DETROIT (WXYZ) — The man police say is responsible for the mass shooting in El Paso posted a manifesto on the website 8chan shortly before Saturday’s shooting.
Early this morning, 8chan was shut down, at least temporarily. The shooters in 3 recent mass killings have used the site to post racist rhetoric, and now homeland security experts are saying enough is enough.
For the mass killings in El Paso, Christchurch, New Zealand, and Poway, California, the shooters posted extremist messages to the controversial online forum.
8chan was created in 2013 as a free speech zone. But its developer has since denounced the message board, calling for it to be shut down because it has turned into a megaphone for mass shooters.
Early this morning, 8chan’s internet provider, CloudFlare, announced they will no longer work with the site because of “lawlessness” that “has contributed to multiple horrific tragedies.” That means 8chan was at least temporarily shut down.
People are doing these things and they’re doing them because they watch a chain of contagion,” said former Homeland Security Advisor to President Trump and ABC News Contributor Tom Bossert. Bossert told the 7 Investigators that he agrees with CloudFlare’s decision to terminate their relationship with 8chan.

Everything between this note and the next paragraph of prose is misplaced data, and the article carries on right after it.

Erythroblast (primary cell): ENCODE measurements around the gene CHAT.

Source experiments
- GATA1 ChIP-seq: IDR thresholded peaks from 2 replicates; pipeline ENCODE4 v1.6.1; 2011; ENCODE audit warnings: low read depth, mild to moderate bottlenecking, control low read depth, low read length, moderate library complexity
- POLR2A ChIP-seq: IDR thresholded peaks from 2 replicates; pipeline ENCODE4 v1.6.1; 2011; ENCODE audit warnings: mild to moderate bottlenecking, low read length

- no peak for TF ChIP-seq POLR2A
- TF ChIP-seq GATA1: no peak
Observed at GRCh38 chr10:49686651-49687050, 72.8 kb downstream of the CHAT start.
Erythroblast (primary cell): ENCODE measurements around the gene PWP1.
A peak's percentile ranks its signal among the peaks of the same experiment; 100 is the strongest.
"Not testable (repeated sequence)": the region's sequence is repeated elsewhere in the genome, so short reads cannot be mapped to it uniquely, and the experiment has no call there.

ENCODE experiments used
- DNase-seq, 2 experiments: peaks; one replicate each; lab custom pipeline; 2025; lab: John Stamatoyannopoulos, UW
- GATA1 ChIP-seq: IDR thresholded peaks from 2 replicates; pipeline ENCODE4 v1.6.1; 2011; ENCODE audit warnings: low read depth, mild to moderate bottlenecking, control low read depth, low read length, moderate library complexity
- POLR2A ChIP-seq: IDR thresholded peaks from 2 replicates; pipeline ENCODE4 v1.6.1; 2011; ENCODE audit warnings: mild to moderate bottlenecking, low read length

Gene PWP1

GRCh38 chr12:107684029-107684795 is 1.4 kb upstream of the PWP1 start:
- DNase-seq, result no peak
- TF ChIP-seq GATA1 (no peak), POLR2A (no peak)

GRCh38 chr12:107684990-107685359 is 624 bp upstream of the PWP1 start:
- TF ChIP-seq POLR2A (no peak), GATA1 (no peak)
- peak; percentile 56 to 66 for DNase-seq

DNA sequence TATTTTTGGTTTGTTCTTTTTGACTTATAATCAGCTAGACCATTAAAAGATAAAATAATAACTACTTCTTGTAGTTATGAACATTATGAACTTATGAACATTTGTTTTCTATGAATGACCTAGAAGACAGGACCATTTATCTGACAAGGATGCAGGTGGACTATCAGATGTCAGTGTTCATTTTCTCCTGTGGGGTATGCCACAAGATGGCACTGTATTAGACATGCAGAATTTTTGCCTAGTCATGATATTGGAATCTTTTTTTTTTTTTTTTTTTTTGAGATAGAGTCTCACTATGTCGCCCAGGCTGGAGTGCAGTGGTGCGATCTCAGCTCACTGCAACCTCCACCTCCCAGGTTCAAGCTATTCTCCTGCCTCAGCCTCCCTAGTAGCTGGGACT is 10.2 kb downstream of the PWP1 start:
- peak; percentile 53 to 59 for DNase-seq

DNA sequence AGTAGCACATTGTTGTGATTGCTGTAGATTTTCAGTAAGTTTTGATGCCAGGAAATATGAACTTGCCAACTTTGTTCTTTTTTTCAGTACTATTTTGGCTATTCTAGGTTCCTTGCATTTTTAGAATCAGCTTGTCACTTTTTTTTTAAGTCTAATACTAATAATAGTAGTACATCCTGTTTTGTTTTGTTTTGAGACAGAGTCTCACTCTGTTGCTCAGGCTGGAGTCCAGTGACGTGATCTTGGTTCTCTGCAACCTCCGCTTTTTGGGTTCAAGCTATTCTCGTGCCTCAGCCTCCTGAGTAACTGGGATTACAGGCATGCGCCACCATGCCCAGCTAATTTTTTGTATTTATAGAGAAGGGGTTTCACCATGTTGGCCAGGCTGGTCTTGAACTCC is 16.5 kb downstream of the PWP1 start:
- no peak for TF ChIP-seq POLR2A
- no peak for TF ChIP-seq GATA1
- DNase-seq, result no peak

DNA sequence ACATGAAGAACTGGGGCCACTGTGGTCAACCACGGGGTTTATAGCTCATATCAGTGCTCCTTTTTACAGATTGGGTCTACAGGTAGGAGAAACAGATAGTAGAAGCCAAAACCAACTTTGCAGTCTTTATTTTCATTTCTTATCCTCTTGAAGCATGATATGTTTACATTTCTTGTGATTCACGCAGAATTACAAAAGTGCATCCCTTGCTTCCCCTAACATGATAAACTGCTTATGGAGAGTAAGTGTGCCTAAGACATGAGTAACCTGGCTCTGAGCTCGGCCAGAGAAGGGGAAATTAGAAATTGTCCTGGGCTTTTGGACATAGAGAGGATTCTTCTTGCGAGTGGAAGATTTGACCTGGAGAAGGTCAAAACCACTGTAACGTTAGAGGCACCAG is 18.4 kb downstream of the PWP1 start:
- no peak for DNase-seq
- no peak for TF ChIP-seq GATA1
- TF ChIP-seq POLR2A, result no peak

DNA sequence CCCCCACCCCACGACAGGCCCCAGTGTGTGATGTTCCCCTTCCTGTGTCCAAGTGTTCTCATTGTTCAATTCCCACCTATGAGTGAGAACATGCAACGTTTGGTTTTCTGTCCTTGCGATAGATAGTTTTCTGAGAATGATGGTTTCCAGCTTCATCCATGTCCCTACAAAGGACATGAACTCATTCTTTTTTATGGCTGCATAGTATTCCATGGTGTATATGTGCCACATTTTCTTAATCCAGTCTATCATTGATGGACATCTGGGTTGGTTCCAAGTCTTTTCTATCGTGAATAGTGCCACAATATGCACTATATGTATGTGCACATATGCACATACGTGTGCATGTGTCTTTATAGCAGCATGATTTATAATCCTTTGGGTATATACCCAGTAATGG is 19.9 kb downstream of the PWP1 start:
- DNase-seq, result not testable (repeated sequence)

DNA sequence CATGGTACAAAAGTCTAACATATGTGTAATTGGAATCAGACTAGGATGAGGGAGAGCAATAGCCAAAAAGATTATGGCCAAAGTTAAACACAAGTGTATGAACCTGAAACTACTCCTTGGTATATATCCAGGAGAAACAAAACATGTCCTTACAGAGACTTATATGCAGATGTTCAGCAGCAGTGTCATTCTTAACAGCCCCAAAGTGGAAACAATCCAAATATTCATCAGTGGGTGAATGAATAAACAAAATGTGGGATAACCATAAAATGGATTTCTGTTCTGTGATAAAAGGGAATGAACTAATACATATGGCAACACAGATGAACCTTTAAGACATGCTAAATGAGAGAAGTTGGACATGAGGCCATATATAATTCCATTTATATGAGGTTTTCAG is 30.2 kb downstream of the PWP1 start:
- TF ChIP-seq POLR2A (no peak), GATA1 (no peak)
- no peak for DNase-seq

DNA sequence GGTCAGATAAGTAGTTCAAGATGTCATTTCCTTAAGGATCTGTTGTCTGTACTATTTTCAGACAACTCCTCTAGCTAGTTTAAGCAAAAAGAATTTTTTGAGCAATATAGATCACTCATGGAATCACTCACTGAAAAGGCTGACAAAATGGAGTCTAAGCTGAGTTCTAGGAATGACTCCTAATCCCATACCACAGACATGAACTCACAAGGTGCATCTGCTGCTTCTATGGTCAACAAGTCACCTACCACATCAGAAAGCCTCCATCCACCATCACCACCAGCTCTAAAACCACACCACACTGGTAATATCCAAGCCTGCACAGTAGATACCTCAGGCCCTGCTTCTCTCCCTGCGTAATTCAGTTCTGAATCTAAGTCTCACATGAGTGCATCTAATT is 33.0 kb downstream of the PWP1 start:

“We’re at a new dark place today, and the negative attention on 8chan and other platforms that provide this type of hatred room to grow and oxygen are really terrible sites. And its really high time that we call them to task,” said Bossert.
Bossert says Americans can balance free speech and watch for warning signs online to prevent another tragedy like the one that unfolded El Paso.
“It’s about having the institutional fixes necessary to tie it together, the observation of mental illness with the ownership records of guns, with the hate speech we see online. And if all three of those aren’t addressed together simultaneously, we’re not going to get in front of this problem,” said Bossert.
There are reports that 8chan has been back up online at various points Monday. At some point, it will likely be available again.
Industry leaders say this is a problem for the whole internet, and it’s time for more vigilance to stop hate speech and violence.